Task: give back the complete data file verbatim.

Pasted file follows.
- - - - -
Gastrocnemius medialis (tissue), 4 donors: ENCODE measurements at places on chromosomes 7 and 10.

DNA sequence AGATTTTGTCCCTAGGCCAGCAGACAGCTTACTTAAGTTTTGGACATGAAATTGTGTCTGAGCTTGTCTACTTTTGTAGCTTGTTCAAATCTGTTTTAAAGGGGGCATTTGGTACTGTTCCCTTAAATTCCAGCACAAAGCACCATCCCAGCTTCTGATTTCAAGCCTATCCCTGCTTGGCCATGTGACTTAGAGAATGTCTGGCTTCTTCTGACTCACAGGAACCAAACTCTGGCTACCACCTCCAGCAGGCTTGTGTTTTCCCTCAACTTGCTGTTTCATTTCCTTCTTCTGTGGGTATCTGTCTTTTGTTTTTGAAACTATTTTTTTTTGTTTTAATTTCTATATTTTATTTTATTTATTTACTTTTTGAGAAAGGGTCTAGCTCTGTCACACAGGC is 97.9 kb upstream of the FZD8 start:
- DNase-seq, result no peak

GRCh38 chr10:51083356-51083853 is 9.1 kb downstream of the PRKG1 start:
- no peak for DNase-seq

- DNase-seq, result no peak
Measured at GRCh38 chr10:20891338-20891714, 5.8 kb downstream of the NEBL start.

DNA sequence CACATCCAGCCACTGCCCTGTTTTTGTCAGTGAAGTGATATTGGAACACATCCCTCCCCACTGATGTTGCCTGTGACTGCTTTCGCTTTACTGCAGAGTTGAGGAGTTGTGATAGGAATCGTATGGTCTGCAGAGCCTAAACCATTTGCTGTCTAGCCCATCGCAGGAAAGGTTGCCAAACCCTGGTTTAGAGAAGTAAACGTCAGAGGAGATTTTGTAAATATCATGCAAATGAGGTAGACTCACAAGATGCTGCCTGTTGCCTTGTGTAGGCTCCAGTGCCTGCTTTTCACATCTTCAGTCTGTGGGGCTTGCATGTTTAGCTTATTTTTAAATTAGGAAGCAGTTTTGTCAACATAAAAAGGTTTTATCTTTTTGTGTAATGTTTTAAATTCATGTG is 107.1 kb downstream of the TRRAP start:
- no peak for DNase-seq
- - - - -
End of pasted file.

Gastrocnemius medialis (tissue), 4 donors: ENCODE measurements at places on chromosomes 7 and 10.

DNA sequence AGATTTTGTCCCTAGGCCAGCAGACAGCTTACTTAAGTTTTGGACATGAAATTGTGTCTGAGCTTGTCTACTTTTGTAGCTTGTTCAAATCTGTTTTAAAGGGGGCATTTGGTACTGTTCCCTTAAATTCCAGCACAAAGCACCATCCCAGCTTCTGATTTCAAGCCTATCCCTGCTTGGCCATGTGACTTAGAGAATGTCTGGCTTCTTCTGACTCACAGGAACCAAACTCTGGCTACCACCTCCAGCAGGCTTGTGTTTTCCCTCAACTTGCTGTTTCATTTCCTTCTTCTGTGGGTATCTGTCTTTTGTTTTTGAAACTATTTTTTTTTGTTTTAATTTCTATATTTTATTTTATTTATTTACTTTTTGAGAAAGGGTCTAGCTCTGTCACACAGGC is 97.9 kb upstream of the FZD8 start:
- DNase-seq, result no peak

GRCh38 chr10:51083356-51083853 is 9.1 kb downstream of the PRKG1 start:
- no peak for DNase-seq

- DNase-seq, result no peak
Measured at GRCh38 chr10:20891338-20891714, 5.8 kb downstream of the NEBL start.

DNA sequence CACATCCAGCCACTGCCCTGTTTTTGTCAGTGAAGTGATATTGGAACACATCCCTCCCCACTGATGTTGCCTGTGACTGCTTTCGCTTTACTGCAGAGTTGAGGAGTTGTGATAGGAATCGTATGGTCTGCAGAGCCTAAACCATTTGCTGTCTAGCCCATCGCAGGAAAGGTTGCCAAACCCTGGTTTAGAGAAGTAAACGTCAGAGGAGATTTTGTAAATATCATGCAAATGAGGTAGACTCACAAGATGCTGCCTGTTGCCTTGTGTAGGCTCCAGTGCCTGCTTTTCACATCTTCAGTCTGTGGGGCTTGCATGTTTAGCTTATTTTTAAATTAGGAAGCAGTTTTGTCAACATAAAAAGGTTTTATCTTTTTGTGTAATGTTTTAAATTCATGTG is 107.1 kb downstream of the TRRAP start:
- no peak for DNase-seq